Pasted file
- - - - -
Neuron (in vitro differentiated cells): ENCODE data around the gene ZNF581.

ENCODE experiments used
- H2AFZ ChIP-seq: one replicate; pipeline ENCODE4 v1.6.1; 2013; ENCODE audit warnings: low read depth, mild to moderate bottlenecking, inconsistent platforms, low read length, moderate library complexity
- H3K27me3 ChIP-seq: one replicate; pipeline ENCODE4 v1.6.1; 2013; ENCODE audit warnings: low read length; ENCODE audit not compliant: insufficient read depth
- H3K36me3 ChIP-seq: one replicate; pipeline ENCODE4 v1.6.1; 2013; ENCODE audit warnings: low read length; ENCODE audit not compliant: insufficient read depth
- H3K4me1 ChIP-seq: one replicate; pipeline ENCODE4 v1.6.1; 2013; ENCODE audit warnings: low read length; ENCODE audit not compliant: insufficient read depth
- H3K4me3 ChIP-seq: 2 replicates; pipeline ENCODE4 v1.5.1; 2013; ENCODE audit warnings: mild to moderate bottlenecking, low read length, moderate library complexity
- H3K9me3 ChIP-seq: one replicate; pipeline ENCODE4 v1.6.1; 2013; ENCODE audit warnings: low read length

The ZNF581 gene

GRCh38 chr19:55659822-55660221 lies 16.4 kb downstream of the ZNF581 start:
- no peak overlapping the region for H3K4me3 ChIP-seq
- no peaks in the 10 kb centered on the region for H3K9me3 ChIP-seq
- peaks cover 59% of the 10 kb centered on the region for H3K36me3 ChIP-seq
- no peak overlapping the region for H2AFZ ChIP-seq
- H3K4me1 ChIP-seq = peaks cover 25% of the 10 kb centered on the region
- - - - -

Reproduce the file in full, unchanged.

Neuron (in vitro differentiated cells): ENCODE data around the gene ZNF581.

ENCODE experiments used
- H2AFZ ChIP-seq: one replicate; pipeline ENCODE4 v1.6.1; 2013; ENCODE audit warnings: low read depth, mild to moderate bottlenecking, inconsistent platforms, low read length, moderate library complexity
- H3K27me3 ChIP-seq: one replicate; pipeline ENCODE4 v1.6.1; 2013; ENCODE audit warnings: low read length; ENCODE audit not compliant: insufficient read depth
- H3K36me3 ChIP-seq: one replicate; pipeline ENCODE4 v1.6.1; 2013; ENCODE audit warnings: low read length; ENCODE audit not compliant: insufficient read depth
- H3K4me1 ChIP-seq: one replicate; pipeline ENCODE4 v1.6.1; 2013; ENCODE audit warnings: low read length; ENCODE audit not compliant: insufficient read depth
- H3K4me3 ChIP-seq: 2 replicates; pipeline ENCODE4 v1.5.1; 2013; ENCODE audit warnings: mild to moderate bottlenecking, low read length, moderate library complexity
- H3K9me3 ChIP-seq: one replicate; pipeline ENCODE4 v1.6.1; 2013; ENCODE audit warnings: low read length

The ZNF581 gene

GRCh38 chr19:55659822-55660221 lies 16.4 kb downstream of the ZNF581 start:
- no peak overlapping the region for H3K4me3 ChIP-seq
- no peaks in the 10 kb centered on the region for H3K9me3 ChIP-seq
- peaks cover 59% of the 10 kb centered on the region for H3K36me3 ChIP-seq
- no peak overlapping the region for H2AFZ ChIP-seq
- H3K4me1 ChIP-seq = peaks cover 25% of the 10 kb centered on the region